Having said that, Virgil Trucks won 5 and lost 19 in 1952. His first and last victories were 1-0 no hitters, and his second last win was a 1-0 one hitter. In his two other wins he gave up a run each time, one time scattering 6 hits, the other 2. In short, Trucks won 5 games that year and in those 5 wins gave up a total of 9 hits! Unbelievable!

    Reply
  10. jjjjj

    The Angels in 75 and 76 were so weak at the bat that in 75 Bill Lee said “The Angels could take batting practice in a hotel lobby and not break the chandelier.”

    Reply
  11. NMark W

    mckingford: Just hearing the name “Virgil Trucks” is good enough for me but your other 1952 information about Virgil is sensational.

    I wonder when Virgil retired if he went into the 18-wheeler business?

    Reply
  12. Bad Poet

    Someone had to mention this game: http://www.baseball-reference.com/boxes/SDN/SDN199506030.shtml

    Pedro Martinez took a PERFECT GAME into the 10th inning. The Expos scored a run in the top of the 10th to take a 1-0 lead. Pedro gave up a leadoff double to Bip Roberts in the bottom of the frame and immediately removed for Mel Rojas. Pedro earned the 1-0 win, but talk about hard luck! If his would have scored an inning or two earlier, this would be an immortal performance.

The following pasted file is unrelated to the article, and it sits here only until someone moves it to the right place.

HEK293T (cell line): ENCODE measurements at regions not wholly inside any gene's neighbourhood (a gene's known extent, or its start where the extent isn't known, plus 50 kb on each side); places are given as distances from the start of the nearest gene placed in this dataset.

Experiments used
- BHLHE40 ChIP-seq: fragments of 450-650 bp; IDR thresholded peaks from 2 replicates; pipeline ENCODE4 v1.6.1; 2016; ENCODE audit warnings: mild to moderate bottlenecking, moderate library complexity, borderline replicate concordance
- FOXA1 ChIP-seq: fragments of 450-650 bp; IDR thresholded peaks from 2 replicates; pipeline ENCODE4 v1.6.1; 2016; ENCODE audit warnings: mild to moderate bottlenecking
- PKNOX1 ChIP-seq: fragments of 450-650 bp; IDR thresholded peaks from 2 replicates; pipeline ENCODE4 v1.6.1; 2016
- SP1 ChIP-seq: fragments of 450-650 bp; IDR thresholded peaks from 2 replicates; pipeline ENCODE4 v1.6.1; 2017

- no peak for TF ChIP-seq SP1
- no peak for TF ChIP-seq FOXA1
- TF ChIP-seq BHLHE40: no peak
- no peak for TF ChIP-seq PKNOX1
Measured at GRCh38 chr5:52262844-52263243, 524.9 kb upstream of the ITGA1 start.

Reply
  13. Nick L

    I’ve always enjoyed well pitched games, especially 1-0 games. One that stands out to me occurred on July 2, 1963. The San Francisco Giants defeated the Milwaukee Braves 1-0. Willie Mays homered in the bottom of the sixteenth inning to defeat Warren Spahn who pitched all 15 and one third innings. The winning pitcher that day who threw all sixteen innings was Juan Marichal. The performance by these two Hall of Famers will not be seen again.

    Reply
  14. Kreg Atterberry

    I know I had a baseball card of Gaylord Perry with a trivial fact on the back that said he lost five 1-0 games in a year. I thought it was 1967 or maybe 68. Yu Darvish lost 4 in 2013.

    Reply